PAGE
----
More suggestions for networking

As I continue examining recent articles on networking to share with you, I’ve been finding really interesting advice that comes at the topic from a variety of angles. Today I’m going to briefly review and comment on three more articles.

We’ll start with one that is applicable to everyone, a Forbes article titled “The Only Three Networking Rules You Really Need to Know.” You can read the article yourself to get all the details, but the basic “rules” are:

  1. Network “clean,” which is a very strange way of saying that you should think of networking as a way to make industry “friends,” not professional contacts. There’s a logic to what they’re saying, but I wish the advice had been explained more clearly.
  2. Own your value, which means don’t forget that networking is a two-way street. You’re not just looking for something from others, you have something to offer—so remember to put it out there!
  3. Farm strategically, which is a strange metaphor that they use to talk about networking in such a way that you will produce the result (harvest the crop?) that you seek.

Despite any quibbles about how the article presents the information, it does contain some good ideas about networking effectively.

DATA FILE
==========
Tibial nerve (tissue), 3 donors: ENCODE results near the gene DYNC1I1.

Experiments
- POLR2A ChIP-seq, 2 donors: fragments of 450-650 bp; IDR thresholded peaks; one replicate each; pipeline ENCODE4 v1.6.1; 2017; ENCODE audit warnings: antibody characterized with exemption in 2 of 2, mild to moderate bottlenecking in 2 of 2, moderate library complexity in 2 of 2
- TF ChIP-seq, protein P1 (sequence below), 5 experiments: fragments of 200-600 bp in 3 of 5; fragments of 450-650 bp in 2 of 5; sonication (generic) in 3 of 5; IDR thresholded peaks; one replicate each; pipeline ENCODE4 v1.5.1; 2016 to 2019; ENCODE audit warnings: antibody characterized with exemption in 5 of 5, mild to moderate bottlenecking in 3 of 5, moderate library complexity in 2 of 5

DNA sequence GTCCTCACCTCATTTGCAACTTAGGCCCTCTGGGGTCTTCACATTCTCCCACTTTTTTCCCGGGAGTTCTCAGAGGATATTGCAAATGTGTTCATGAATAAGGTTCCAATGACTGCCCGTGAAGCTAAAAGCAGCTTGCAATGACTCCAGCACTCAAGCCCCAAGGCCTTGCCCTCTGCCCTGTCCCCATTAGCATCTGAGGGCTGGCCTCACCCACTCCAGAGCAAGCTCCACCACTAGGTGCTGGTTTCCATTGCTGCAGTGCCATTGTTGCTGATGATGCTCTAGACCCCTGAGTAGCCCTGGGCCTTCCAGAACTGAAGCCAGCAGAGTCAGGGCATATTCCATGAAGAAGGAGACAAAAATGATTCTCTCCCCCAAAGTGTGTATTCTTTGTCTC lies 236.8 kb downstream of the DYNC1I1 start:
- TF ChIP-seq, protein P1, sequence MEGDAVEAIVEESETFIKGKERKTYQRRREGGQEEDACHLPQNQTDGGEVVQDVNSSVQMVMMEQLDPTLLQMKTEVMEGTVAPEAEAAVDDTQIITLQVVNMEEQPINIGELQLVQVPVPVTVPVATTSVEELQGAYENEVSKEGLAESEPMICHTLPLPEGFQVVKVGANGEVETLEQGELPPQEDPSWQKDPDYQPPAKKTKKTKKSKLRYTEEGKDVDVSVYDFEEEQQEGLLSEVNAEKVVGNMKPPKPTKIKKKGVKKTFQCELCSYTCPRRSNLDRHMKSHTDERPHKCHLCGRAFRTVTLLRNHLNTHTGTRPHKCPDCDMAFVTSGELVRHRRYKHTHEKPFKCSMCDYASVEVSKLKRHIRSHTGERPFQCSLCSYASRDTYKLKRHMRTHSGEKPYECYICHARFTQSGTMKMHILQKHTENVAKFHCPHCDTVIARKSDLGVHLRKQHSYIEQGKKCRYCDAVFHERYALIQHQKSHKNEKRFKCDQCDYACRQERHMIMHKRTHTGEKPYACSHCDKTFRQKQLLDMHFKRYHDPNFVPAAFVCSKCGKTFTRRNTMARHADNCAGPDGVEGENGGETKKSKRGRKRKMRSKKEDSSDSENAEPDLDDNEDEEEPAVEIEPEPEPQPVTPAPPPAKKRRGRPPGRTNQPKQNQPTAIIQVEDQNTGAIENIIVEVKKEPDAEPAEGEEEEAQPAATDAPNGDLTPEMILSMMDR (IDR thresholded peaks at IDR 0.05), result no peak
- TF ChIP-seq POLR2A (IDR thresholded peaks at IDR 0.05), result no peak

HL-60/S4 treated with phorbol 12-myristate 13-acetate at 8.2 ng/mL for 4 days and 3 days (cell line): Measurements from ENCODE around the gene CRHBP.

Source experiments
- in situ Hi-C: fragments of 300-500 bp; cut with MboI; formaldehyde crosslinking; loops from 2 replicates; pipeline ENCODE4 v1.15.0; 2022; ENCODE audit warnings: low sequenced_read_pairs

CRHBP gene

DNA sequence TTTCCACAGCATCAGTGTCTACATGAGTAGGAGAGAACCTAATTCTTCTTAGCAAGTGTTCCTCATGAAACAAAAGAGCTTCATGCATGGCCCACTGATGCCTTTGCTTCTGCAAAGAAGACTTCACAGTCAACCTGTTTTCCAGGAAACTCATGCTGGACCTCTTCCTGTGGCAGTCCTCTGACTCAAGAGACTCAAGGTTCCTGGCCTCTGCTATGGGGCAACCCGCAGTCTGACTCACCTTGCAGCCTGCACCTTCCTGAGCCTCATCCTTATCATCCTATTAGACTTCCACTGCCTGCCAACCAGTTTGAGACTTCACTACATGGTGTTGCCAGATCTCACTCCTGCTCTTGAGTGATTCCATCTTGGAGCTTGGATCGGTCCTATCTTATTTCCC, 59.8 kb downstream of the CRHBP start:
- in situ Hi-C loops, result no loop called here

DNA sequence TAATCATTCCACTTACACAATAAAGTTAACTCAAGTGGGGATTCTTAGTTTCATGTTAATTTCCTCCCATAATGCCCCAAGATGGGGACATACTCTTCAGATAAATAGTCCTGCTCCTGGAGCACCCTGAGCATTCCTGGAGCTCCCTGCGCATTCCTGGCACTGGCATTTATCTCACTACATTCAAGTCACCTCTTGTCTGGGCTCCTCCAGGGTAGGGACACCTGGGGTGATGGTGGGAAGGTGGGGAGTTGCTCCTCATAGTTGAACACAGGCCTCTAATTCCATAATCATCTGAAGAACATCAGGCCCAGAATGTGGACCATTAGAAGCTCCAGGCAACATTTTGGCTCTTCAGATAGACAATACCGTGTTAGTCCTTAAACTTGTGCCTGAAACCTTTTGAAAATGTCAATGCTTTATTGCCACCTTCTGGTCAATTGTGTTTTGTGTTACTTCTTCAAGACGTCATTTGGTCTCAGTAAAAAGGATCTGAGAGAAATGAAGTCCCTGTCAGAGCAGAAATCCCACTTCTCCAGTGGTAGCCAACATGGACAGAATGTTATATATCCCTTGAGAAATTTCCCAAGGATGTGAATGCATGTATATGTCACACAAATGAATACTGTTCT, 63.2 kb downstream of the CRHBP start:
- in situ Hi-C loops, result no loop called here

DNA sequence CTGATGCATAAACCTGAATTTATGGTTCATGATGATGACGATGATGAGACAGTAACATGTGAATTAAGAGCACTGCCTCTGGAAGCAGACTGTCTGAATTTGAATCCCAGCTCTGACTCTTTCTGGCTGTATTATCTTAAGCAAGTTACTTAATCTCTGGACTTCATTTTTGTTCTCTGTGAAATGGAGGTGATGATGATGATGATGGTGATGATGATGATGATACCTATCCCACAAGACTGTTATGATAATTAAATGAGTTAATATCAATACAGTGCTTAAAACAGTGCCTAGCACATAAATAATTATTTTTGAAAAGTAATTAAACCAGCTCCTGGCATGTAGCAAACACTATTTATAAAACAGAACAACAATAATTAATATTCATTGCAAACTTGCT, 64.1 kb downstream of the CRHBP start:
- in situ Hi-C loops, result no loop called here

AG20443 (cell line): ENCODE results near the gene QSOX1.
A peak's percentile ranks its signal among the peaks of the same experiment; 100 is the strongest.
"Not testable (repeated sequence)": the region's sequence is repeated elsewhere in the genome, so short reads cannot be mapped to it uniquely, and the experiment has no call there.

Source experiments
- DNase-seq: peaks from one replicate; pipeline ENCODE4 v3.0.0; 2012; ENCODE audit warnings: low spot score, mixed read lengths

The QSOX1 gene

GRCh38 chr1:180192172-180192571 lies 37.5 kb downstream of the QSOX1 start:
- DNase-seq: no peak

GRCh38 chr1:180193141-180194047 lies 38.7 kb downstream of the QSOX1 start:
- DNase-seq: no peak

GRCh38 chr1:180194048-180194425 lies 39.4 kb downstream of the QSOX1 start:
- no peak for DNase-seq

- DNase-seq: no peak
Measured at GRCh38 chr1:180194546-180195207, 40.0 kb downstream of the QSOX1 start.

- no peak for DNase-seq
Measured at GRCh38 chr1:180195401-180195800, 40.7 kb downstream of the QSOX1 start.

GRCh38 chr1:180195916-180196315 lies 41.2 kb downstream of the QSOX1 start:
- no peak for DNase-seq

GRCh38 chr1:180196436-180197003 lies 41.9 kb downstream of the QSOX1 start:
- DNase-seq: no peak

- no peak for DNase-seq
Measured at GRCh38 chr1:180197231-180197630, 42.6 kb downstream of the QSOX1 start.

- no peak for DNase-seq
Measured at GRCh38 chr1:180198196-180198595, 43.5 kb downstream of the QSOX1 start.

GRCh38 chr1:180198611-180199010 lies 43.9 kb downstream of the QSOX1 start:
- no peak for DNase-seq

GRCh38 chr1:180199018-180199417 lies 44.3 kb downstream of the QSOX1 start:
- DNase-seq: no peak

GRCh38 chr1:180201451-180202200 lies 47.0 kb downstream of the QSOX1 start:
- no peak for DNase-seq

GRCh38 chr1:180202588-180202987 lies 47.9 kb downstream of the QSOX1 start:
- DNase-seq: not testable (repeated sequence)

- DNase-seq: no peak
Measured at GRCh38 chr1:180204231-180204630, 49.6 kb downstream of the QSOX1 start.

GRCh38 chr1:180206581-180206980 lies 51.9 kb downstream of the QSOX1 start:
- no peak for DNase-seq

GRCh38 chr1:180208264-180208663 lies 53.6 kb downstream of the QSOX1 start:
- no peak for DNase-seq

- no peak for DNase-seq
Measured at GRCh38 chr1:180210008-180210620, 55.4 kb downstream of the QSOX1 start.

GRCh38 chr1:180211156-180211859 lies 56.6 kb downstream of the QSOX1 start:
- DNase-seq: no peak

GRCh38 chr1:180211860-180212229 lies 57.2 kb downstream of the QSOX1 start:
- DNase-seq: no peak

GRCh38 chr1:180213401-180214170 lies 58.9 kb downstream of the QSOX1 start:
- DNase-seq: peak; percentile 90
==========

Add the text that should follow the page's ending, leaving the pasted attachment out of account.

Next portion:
The second article, “Networking When You Hate Talking to Strangers,” comes from the Harvard Business Review and is intended for those of you who are introverts. The tips are all logical, but not terribly innovative: Take a friend with you, prepare some opening lines, do research about the people you want to meet. The best part of this article is a set of suggestions about some opening lines that just might work! If you’re less than supremely comfortable with public speaking, it would probably be worth your time to take a look.

The title of the third article, Huffington Post’s “Shy Girl’s Guide to Networking,” suggests that the advice will be specific to women, but I don’t see anything in it that wouldn’t work for either sex. The suggestions include get a drink (and talk to the other people in line at the bar), don’t be afraid to stand by yourself for a while and observe the crowd (although I would take this suggestion one step further and propose that you use the time to identify someone else who looks awkward and go introduce yourself to that person, who will probably thank you for easing their discomfort), focus on meeting just two or three people instead of feeling that you have to talk with everyone in the room, and be yourself.

The real lesson from all these articles is that if you need help with networking, there’s plenty of help available! And as I find additional worthy articles, I’ll share them with you here.